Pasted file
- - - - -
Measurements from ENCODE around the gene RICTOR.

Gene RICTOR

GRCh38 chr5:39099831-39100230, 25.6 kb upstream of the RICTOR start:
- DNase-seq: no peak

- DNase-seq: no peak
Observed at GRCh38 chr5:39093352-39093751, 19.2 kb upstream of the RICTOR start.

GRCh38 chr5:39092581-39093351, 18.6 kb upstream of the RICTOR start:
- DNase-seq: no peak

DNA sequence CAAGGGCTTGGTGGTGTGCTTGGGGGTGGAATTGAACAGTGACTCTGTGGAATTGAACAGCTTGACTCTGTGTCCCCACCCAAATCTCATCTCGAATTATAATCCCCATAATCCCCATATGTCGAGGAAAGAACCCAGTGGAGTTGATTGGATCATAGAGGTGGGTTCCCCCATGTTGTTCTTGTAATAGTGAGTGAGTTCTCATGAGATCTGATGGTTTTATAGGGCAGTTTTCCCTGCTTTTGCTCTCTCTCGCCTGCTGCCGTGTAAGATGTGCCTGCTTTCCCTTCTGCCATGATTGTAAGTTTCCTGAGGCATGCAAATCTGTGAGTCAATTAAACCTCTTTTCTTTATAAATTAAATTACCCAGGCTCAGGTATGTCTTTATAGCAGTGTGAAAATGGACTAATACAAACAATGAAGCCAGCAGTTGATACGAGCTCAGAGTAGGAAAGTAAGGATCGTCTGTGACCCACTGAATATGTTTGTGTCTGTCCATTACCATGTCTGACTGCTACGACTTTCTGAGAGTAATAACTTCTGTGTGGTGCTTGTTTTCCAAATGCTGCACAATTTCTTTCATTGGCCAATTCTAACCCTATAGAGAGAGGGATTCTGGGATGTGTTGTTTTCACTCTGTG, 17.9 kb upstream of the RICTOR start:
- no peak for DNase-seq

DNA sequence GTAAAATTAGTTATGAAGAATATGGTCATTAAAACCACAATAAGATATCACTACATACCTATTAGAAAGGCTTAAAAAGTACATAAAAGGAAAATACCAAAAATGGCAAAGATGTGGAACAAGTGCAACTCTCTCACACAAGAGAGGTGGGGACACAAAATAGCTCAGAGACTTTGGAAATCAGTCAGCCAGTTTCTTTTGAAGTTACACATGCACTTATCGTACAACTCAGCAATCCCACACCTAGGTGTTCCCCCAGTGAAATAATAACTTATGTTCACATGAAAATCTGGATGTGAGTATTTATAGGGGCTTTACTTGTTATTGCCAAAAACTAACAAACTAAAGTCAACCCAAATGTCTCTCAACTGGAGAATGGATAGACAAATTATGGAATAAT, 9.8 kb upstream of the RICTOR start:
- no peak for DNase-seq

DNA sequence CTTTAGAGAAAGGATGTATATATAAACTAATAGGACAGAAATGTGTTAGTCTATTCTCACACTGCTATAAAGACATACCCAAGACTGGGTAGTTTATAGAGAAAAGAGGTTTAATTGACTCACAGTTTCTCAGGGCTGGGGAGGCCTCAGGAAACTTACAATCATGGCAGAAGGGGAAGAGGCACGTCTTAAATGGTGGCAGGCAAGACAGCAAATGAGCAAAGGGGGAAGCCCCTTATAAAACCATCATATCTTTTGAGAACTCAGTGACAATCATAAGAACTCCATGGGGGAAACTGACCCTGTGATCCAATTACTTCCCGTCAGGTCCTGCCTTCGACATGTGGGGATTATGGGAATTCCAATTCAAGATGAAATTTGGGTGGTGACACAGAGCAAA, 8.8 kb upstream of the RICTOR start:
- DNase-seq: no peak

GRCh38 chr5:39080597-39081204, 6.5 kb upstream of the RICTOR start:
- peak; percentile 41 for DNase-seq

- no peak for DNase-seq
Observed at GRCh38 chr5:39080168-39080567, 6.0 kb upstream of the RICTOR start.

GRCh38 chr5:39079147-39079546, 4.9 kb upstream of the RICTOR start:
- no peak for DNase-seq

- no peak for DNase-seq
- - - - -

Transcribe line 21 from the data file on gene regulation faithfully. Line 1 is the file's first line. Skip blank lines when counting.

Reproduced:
- no peak for DNase-seq